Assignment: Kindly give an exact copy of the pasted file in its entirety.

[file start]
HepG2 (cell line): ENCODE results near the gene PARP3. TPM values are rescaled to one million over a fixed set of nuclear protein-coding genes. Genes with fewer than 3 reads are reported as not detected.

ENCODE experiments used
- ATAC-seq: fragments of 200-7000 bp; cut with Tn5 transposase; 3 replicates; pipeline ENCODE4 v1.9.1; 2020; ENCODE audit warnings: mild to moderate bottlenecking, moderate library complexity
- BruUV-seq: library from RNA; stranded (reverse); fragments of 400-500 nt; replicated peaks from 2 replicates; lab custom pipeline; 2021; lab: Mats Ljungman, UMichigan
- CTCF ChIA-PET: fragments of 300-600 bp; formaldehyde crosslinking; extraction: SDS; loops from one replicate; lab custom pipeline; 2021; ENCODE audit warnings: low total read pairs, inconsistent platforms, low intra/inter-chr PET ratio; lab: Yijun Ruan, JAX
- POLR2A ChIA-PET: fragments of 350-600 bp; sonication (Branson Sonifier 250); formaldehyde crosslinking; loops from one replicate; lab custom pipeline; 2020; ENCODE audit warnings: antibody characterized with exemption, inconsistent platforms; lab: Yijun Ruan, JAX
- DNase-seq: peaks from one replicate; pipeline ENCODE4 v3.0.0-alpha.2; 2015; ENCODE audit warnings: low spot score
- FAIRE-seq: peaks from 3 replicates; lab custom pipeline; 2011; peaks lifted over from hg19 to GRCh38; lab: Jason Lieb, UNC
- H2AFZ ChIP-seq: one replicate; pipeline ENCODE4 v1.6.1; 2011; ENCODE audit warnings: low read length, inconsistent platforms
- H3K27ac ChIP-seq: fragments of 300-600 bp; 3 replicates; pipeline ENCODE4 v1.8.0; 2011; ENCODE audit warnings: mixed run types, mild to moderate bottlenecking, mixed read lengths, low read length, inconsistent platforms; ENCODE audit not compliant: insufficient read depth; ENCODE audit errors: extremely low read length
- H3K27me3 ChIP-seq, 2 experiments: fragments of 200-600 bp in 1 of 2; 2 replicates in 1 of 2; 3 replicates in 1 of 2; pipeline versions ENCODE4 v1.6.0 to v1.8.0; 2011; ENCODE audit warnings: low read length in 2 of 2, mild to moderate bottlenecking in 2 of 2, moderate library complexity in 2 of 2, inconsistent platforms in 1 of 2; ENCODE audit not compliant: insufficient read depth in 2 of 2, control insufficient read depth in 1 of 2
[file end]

HepG2 (cell line): ENCODE results near the gene PARP3. TPM values are rescaled to one million over a fixed set of nuclear protein-coding genes. Genes with fewer than 3 reads are reported as not detected.

ENCODE experiments used
- ATAC-seq: fragments of 200-7000 bp; cut with Tn5 transposase; 3 replicates; pipeline ENCODE4 v1.9.1; 2020; ENCODE audit warnings: mild to moderate bottlenecking, moderate library complexity
- BruUV-seq: library from RNA; stranded (reverse); fragments of 400-500 nt; replicated peaks from 2 replicates; lab custom pipeline; 2021; lab: Mats Ljungman, UMichigan
- CTCF ChIA-PET: fragments of 300-600 bp; formaldehyde crosslinking; extraction: SDS; loops from one replicate; lab custom pipeline; 2021; ENCODE audit warnings: low total read pairs, inconsistent platforms, low intra/inter-chr PET ratio; lab: Yijun Ruan, JAX
- POLR2A ChIA-PET: fragments of 350-600 bp; sonication (Branson Sonifier 250); formaldehyde crosslinking; loops from one replicate; lab custom pipeline; 2020; ENCODE audit warnings: antibody characterized with exemption, inconsistent platforms; lab: Yijun Ruan, JAX
- DNase-seq: peaks from one replicate; pipeline ENCODE4 v3.0.0-alpha.2; 2015; ENCODE audit warnings: low spot score
- FAIRE-seq: peaks from 3 replicates; lab custom pipeline; 2011; peaks lifted over from hg19 to GRCh38; lab: Jason Lieb, UNC
- H2AFZ ChIP-seq: one replicate; pipeline ENCODE4 v1.6.1; 2011; ENCODE audit warnings: low read length, inconsistent platforms
- H3K27ac ChIP-seq: fragments of 300-600 bp; 3 replicates; pipeline ENCODE4 v1.8.0; 2011; ENCODE audit warnings: mixed run types, mild to moderate bottlenecking, mixed read lengths, low read length, inconsistent platforms; ENCODE audit not compliant: insufficient read depth; ENCODE audit errors: extremely low read length
- H3K27me3 ChIP-seq, 2 experiments: fragments of 200-600 bp in 1 of 2; 2 replicates in 1 of 2; 3 replicates in 1 of 2; pipeline versions ENCODE4 v1.6.0 to v1.8.0; 2011; ENCODE audit warnings: low read length in 2 of 2, mild to moderate bottlenecking in 2 of 2, moderate library complexity in 2 of 2, inconsistent platforms in 1 of 2; ENCODE audit not compliant: insufficient read depth in 2 of 2, control insufficient read depth in 1 of 2